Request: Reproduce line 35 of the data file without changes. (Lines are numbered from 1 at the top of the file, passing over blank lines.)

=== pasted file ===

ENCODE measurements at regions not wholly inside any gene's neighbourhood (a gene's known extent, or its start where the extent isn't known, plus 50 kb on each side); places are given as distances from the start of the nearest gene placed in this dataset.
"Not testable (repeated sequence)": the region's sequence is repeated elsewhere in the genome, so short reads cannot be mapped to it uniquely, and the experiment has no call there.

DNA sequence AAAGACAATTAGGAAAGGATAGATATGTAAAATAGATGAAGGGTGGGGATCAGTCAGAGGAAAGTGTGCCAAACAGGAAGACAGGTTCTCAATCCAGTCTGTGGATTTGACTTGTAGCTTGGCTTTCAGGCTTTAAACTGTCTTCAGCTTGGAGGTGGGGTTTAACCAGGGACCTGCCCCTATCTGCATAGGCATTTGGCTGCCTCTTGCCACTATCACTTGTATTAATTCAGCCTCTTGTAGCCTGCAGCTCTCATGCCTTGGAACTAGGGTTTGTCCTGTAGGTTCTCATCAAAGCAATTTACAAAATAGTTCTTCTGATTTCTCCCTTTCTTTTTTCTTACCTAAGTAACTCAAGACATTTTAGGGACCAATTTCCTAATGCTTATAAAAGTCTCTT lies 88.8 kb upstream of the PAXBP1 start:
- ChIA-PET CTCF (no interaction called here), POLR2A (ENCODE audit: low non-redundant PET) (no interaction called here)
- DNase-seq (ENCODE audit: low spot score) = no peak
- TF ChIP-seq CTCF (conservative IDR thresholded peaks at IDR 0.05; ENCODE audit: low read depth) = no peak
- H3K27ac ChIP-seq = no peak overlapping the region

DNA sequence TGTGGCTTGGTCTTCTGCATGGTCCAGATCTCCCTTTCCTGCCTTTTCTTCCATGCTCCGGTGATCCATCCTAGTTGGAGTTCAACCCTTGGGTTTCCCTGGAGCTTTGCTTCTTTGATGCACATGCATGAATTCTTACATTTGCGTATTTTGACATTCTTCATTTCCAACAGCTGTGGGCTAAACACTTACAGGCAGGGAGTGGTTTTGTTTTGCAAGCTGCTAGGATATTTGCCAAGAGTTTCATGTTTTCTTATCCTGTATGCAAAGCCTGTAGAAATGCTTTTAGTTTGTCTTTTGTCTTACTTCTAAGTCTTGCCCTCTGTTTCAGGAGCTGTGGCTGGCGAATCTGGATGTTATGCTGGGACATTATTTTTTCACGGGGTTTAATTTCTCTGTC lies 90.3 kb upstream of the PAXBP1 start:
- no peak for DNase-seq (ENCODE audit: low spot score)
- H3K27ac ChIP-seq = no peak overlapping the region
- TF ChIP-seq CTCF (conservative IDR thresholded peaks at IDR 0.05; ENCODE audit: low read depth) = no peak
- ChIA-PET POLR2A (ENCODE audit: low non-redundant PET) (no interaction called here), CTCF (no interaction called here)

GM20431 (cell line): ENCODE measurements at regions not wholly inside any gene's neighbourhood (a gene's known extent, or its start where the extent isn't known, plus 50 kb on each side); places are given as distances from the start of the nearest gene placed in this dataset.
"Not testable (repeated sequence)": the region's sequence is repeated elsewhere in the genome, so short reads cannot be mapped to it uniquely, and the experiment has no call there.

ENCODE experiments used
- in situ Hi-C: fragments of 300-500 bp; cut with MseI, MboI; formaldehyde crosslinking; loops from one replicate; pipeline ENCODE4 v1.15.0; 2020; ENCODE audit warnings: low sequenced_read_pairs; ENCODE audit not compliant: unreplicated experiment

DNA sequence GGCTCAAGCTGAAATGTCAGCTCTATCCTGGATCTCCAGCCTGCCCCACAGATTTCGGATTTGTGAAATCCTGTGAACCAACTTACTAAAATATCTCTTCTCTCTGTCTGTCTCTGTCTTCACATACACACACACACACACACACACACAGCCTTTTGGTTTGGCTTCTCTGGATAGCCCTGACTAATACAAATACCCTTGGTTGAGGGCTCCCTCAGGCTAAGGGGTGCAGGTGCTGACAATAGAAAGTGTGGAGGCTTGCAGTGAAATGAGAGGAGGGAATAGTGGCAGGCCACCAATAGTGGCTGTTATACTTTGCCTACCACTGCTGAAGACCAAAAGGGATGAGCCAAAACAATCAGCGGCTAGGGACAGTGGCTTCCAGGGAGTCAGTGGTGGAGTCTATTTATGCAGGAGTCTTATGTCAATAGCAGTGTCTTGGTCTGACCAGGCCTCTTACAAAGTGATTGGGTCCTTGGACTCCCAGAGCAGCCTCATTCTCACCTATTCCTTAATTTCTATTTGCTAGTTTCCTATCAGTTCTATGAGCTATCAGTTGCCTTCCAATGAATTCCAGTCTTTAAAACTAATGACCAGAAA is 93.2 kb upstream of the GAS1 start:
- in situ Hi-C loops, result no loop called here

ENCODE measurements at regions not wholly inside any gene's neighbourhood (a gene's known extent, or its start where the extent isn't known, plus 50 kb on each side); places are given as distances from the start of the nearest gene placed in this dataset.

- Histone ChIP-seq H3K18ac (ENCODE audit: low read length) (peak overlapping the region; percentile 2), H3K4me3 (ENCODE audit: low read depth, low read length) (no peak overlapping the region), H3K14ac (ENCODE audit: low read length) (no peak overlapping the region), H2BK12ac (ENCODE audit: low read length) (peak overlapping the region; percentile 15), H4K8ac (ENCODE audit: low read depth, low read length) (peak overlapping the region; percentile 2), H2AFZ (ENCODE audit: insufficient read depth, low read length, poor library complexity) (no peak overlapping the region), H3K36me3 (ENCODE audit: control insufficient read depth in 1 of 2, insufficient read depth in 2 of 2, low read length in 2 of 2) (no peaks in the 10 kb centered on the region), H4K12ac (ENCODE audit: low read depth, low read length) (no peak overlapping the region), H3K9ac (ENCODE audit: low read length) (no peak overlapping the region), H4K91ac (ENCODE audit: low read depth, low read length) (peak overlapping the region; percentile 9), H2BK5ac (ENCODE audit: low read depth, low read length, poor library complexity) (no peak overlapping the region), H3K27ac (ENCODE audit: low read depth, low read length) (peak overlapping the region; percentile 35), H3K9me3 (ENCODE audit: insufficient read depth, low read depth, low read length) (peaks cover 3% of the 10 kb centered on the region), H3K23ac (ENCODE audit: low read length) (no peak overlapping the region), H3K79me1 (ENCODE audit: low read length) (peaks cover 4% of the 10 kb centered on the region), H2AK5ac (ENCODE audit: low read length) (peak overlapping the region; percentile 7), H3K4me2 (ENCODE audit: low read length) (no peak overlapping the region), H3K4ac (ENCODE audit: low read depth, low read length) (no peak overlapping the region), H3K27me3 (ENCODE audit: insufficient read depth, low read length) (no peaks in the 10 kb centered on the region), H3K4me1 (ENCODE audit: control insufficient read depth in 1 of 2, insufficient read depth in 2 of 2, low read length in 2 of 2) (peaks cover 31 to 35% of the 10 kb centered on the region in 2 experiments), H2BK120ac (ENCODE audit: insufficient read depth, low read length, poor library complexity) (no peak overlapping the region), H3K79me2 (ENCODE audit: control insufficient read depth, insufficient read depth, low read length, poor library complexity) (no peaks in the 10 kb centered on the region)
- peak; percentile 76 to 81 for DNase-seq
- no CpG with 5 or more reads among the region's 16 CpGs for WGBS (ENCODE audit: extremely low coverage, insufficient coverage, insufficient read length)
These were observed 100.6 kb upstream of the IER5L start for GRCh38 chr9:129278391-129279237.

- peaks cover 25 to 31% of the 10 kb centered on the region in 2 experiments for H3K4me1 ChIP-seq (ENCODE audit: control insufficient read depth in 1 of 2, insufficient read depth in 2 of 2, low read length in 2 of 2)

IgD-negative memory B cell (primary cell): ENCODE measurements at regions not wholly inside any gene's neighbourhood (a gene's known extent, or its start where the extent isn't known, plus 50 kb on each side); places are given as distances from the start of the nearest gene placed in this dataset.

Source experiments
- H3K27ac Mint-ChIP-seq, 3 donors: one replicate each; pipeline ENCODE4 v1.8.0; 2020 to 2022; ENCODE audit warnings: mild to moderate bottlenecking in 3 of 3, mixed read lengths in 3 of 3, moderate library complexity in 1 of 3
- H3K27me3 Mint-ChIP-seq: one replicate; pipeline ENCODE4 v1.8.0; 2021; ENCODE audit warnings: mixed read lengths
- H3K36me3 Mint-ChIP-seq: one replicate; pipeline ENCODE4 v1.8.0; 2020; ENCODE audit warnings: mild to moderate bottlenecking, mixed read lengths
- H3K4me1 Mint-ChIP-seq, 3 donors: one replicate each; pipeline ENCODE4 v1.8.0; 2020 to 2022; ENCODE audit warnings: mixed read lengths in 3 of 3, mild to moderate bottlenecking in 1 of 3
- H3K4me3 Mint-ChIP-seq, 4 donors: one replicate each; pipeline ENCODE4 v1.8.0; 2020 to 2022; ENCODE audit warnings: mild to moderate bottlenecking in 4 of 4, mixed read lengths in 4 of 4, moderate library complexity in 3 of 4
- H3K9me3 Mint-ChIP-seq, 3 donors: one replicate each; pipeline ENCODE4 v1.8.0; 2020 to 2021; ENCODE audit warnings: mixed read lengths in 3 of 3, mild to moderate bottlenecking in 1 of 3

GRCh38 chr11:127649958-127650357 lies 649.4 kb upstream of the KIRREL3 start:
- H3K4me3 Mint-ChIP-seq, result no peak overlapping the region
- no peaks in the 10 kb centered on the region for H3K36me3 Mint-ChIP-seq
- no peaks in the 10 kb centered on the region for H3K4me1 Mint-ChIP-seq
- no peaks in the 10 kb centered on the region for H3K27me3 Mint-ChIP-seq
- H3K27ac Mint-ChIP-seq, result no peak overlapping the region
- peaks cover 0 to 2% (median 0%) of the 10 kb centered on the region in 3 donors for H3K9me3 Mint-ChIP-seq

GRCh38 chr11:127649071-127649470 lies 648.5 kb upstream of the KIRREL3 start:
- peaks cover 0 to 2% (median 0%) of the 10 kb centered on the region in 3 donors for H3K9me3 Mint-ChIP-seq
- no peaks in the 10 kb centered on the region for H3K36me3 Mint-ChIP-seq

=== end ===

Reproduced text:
- no peaks in the 10 kb centered on the region for H3K36me3 Mint-ChIP-seq